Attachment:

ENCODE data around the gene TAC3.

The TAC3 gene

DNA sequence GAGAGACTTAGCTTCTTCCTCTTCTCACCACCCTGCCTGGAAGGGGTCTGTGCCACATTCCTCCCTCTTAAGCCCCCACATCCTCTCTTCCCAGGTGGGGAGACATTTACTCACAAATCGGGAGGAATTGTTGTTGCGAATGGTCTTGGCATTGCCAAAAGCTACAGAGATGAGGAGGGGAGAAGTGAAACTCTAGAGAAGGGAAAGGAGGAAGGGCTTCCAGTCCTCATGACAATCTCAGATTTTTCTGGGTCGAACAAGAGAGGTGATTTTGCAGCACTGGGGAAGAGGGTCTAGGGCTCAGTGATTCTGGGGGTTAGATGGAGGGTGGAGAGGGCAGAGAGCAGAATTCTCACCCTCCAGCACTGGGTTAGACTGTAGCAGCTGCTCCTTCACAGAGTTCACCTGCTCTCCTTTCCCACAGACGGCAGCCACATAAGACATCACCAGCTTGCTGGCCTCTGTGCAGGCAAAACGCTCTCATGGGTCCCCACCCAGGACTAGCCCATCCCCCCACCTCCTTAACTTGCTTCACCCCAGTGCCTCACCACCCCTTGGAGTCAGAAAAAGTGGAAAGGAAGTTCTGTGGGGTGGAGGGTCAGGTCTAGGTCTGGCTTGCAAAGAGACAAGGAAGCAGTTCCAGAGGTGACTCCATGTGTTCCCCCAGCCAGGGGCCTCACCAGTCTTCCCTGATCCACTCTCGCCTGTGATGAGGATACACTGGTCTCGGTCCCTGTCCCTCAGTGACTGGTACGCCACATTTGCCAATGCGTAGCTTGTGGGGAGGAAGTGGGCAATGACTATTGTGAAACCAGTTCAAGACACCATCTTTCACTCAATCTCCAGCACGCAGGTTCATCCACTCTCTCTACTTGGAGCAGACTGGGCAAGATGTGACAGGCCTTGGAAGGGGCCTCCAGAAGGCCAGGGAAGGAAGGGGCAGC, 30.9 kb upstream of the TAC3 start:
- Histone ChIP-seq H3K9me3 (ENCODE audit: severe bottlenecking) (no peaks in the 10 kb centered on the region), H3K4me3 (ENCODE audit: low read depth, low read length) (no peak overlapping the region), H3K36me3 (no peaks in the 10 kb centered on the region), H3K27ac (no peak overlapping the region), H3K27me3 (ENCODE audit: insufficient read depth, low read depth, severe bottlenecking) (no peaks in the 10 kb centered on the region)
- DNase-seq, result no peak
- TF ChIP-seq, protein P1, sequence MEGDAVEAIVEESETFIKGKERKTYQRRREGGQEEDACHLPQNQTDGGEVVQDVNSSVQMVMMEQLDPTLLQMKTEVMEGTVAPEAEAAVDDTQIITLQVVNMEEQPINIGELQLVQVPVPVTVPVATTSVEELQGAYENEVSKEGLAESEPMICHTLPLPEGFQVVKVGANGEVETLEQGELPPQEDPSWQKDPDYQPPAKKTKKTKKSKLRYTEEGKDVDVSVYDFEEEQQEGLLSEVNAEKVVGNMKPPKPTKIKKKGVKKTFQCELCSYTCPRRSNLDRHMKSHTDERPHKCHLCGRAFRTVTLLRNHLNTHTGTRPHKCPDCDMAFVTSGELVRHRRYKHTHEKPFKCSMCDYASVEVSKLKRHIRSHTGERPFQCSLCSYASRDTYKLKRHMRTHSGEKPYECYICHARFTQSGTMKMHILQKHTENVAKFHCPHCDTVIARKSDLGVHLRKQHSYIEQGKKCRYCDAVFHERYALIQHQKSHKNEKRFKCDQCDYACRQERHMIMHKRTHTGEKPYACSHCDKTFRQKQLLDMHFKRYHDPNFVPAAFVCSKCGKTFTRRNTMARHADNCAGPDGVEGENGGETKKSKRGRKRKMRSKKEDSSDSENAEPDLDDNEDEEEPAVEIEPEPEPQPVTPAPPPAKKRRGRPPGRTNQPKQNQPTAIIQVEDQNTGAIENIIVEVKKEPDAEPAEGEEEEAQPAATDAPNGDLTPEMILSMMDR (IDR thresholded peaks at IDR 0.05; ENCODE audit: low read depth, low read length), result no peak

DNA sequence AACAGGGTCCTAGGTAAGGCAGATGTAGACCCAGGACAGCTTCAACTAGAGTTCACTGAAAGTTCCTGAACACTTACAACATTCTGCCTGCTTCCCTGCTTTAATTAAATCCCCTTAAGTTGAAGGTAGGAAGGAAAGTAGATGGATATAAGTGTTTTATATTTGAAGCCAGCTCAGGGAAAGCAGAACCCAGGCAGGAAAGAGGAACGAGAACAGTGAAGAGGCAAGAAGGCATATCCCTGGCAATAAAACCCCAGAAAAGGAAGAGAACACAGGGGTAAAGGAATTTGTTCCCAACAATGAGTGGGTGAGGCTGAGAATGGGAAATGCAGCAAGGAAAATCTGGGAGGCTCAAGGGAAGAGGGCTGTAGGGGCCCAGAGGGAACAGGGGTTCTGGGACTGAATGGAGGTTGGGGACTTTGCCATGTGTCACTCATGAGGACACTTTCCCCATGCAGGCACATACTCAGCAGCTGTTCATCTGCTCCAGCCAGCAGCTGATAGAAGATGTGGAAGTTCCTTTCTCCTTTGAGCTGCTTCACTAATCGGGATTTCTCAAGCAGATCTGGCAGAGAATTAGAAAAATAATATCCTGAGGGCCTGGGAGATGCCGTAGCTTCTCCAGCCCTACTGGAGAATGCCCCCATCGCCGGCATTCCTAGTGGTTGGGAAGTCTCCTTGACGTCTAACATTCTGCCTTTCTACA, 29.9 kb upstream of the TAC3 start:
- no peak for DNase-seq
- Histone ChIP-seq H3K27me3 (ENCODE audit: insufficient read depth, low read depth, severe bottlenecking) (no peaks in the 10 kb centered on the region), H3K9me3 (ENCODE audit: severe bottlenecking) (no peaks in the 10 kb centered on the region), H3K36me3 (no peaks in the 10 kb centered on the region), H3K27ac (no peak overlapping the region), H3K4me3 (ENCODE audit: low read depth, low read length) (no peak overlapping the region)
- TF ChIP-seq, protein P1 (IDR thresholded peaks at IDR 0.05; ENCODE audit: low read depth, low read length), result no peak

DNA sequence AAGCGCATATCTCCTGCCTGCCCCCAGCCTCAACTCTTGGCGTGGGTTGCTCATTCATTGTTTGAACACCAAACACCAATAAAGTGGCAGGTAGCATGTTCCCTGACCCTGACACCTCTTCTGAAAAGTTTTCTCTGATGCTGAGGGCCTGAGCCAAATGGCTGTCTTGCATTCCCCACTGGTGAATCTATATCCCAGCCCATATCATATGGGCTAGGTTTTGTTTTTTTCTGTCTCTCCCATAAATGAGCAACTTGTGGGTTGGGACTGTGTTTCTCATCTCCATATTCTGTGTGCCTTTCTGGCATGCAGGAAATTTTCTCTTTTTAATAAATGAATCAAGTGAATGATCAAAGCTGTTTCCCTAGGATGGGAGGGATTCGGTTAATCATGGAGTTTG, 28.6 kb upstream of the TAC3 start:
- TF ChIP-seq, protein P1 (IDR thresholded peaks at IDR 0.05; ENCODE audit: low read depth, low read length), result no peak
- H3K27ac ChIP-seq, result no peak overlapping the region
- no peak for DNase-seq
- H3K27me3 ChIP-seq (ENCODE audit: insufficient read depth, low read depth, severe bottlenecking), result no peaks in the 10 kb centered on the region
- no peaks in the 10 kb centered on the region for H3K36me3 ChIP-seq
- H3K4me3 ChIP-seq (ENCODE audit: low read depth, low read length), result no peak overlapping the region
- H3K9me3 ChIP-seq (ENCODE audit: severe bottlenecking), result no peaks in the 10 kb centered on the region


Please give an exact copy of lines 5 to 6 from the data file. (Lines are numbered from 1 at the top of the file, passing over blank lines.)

- DNase-seq, result no peak
- TF ChIP-seq, protein P1, sequence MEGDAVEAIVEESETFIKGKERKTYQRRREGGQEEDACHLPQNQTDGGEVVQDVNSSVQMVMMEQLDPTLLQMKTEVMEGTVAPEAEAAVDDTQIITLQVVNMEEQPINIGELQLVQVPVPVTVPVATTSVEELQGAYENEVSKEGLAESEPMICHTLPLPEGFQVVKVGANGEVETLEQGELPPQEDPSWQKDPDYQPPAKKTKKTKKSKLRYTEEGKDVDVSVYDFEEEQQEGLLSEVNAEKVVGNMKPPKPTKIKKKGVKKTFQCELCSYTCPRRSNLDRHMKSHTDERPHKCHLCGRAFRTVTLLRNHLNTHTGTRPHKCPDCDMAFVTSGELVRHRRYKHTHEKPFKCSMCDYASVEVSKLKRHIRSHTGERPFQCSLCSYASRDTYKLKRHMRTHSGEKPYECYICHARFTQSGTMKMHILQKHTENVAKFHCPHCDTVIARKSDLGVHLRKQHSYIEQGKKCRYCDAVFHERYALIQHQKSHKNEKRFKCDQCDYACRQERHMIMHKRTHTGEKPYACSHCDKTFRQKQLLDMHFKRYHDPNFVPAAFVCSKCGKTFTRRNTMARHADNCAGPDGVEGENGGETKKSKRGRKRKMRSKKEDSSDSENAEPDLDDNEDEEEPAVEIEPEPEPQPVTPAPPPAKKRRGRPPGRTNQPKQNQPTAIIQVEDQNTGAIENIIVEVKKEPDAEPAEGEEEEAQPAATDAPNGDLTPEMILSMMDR (IDR thresholded peaks at IDR 0.05; ENCODE audit: low read depth, low read length), result no peak